That person was one of my most trusted students, so I thought: “How can Sensei say that? I see this guy every day. Sensei himself was betrayed by people he trusted; could he have foreseen those events?”

Years later, Sensei’s warning proved to be right.

Does that mean that we should distrust everybody and act accordingly?

Again, I am reminded of what makes Mochizuki Sensei a true teacher. He was a product of Shizuoka, an old Samurai town. There, people continue to embrace honor and loyalty as parts of their daily lives. While they have been wary of outsiders, they also are amazingly open to foreigners. Mochizuki Sensei, in particular, who was one of the first Japanese citizens authorized to travel abroad after WWII, had welcomed foreigners to his dōjō. Some days, there were more foreigners than Japanese practicing at the dōjō. (It was not always obvious, though, since some of them came from other neighboring Asian countries or Brazil and were fluent in Japanese.) He gave everyone a chance to learn.

In the same line of historical martial arts figures like Miyamoto Musashi, Sakamoto Ryōma, and Kanō Jigorō, Mochizuki Minoru Sensei was a social educator on the street. He practiced what he professed. In one of his essays (Aiki News #78 September 1988), he wrote that “every form of exclusionism is a crime, and there is only one way for humankind to survive in the future, that is, through coexistence.” For this reason, Sensei wanted to give chances to everyone since enthusiasm from the start does not constitute a guarantee that a student will persevere. It may take time before someone wakes up: guidance and patience formed the pillars of his teaching policy. One thing I know for sure: if Sensei had not been patient and understanding with me, I would not be where I am now. I am grateful for that teaching and, in turn, apply it to my own students. They may give up on me, but I will not give up on them.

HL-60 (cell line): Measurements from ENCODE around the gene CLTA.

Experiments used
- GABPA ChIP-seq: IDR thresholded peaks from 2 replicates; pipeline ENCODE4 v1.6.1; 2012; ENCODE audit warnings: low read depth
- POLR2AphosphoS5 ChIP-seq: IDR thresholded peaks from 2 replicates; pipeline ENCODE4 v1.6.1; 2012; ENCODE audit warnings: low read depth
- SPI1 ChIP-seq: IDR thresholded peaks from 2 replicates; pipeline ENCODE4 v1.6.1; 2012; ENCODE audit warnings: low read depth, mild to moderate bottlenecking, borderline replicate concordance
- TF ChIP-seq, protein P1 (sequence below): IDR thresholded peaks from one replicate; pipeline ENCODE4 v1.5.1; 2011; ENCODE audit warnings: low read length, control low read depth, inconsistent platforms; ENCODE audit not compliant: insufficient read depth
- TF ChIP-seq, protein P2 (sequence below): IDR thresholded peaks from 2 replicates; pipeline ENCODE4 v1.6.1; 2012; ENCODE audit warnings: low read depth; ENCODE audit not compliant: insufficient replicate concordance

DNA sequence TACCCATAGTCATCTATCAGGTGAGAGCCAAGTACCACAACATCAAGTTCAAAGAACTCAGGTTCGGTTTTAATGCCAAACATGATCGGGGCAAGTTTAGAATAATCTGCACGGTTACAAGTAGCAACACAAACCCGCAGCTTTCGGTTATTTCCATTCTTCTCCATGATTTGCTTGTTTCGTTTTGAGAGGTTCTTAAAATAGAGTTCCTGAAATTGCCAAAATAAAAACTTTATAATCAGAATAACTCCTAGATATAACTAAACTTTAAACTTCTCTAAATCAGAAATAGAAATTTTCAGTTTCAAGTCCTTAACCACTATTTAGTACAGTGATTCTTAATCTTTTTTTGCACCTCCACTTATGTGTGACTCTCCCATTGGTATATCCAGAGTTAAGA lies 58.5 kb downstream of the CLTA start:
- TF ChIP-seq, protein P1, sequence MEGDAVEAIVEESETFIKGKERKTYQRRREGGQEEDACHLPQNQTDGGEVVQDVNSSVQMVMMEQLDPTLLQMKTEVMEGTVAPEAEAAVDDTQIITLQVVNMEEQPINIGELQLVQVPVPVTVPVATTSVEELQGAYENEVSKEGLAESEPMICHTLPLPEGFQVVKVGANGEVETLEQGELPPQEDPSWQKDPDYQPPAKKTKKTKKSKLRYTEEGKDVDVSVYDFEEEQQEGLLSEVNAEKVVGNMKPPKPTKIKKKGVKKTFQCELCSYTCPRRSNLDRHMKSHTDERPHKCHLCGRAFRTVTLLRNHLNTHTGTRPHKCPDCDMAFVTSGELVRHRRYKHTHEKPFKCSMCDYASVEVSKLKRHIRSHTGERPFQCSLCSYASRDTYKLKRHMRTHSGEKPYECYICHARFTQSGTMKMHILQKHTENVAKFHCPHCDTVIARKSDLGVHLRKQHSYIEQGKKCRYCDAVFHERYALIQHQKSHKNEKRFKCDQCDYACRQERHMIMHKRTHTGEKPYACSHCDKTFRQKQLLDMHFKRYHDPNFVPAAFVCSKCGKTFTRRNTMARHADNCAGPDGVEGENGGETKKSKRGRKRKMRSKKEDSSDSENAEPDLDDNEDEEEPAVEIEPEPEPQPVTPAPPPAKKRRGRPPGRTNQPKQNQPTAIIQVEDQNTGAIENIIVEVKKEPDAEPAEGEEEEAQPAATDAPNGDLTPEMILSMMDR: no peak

Eventually – like I did – sincere students of the Yōseikan discover that their training is not merely technical but comprehensive and integrated. The dōjō becomes a place where they can explore the techniques inside the dōjō and connect their applications to other situations outside the dōjō. Thus, students learn to build themselves as martial artists and as human beings.

When I was a youngster, it was common for people my age to discuss philosophical matters, such as the meaning of life, among other worldlier subjects. Nowadays, one of my challenges is to steer adult students away from chatter about trivialities, such as work, business, computers, and the like to more meaningful conversations, particularly when they walk into the dōjō. We all know that the purpose of meaningless chatting is to fill a void and to stay away from what we are afraid of admitting: the main questions on life. Therefore, every last Friday of the month, after practice, the advanced youth group and I gather for a dinner-mondō, wherein students can talk freely about topics that are important to them. Again, we return to the basics. I believe that exposure to this skill at an early age helps develop the ability to think deeply, communicate clearly, choose wisely, and influence productively.

In this present world of confusion and self-serving disinformation, I do not expect to see the results of my efforts in this lifetime, but I have made the commitment to plant the seeds for those of the next generations who will be looking for authentic martial paths after all the diluted variations will have disappeared.

Please ponder these thoughts. I hope that they spur questions and insights in you, and I look forward to having conversations about them with you in the near future.

Please log onto our website, and our Facebook page. I would also like to recommend a subscription to Aikido Journal, online for you or as a gift to someone. It contains up-to-date reliable information on Aikidō, its history, and people. I have known its founder and editor, Stanley Pranin, for more than thirty years and respect him as an authentic historian, researcher, and technician.

I would like to thank Mr. William Brown, who so kindly revised this English version in order to make it more comprehensible.

Kaoru Sensei and I thank you for your continuous trust and support. May you and everyone be happy and healthy. We are looking forward to continuing our mission with you.

Patrick Augé and Kaoru Sugiyama